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PEACEKEEPING: Smothering Tibet?

August 12, 2010

Strategy Page
August 11, 2010

Over the last two years, China has changed its
approach to keeping the peace in Tibet. This was
triggered by anti-Chinese violence that broke out
in Tibet in early 2008, leaving hundreds of
Chinese dead or injured and thousands of Chinese
owned businesses damaged or destroyed. The
government responded vigorously, sending over
50,000 additional soldiers and police to Tibet.
The intensity of these new security measures can
be seen in the reduction of the number of Tibetan
refugees showing up in India. Since an
unsuccessful Tibetan rebellion in 1959, over
200,000 Tibetans have fled to India. Before 2008,
over 2,500 Tibetans a year were crossing the
border into India. Since then, that has been
reduced more than 70 percent. Security is now
much tighter in Tibet, as well as along the
Indian border. Where it used to cost $500-1,000
to pay a smuggler to get you out, it now costs
more than three times that. Smugglers demand more
money because of the greater risks, and the longer routes that have to be used.

The 2008 violence in Tibet, however, should be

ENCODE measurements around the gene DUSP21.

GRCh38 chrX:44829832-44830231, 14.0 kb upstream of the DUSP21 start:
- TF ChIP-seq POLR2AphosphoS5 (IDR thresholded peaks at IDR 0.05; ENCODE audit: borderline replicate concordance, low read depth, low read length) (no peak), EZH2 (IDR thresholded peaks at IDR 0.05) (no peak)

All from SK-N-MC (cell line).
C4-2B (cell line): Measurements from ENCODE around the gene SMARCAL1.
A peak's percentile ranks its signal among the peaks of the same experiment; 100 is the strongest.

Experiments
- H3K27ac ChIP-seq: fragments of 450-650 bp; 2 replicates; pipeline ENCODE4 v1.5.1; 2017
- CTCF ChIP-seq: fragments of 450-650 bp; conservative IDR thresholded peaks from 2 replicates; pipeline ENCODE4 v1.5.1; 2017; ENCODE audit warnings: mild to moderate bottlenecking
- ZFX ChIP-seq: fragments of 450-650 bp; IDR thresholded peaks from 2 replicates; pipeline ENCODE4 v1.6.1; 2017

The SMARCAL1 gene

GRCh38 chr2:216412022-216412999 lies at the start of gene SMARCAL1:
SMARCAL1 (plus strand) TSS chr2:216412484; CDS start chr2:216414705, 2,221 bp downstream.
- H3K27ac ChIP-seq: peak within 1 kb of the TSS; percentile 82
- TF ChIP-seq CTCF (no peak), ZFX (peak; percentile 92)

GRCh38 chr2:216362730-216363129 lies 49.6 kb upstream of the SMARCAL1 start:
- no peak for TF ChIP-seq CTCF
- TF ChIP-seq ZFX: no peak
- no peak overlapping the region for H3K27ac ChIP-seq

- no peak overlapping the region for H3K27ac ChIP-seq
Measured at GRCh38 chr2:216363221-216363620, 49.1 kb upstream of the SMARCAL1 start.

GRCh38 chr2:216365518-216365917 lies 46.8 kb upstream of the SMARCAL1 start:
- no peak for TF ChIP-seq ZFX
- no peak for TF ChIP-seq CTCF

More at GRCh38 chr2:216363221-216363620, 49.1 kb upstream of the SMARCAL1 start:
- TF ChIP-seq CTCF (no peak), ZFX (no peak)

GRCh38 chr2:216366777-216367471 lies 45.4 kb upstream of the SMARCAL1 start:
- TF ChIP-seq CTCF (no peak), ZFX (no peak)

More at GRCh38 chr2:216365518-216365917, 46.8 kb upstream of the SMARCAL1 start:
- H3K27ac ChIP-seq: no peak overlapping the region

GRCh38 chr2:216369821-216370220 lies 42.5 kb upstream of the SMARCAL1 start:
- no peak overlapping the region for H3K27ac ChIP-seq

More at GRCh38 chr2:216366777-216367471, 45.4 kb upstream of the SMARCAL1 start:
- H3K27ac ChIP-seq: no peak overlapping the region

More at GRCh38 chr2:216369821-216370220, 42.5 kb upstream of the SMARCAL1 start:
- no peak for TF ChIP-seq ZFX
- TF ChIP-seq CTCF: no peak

put into perspective. Tibet is a big place (1.2
million square kilometers, compared to 9.8
million for the U.S.) , but has a tiny population
of only about three million (compared to 300
million in the U.S. and 1.4 billion in China).
Ten percent of the Tibet population is Chinese,
and this is growing. Many more Tibetans have
migrated to China, for better economic
opportunities. The total number of Tibetans in
China is about five million, meaning most of them live outside Tibet.

Tibetans have always resented Chinese domination,
which has been going on for thousands of years.
Most of the time, the Tibetans were able to run
their own affairs. But from time to time, the
Chinese take direct control. In 1950 the Chinese
marched in and took over, and show no inclination
to leave or grant autonomy. Parts of Tibet were
added to China proper, but most of Tibet became
an "autonomous region." There are about 325,000
Tibetans living outside of China, and many are
active in trying to get nations to pressure China
to either leave Tibet, or grant more autonomy.
China treats this as a public relations issue,
and has no intention of letting it influence how it deals with Tibet.

China is pacifying Tibet the way it has pacified
other frontier areas in the past. Better educated
and more entrepreneurial Chinese are encouraged
to migrate, and they eventually dominate the
economy, and politics, of the area. The Tibetans
know this, and so far have not been able to do much about it.
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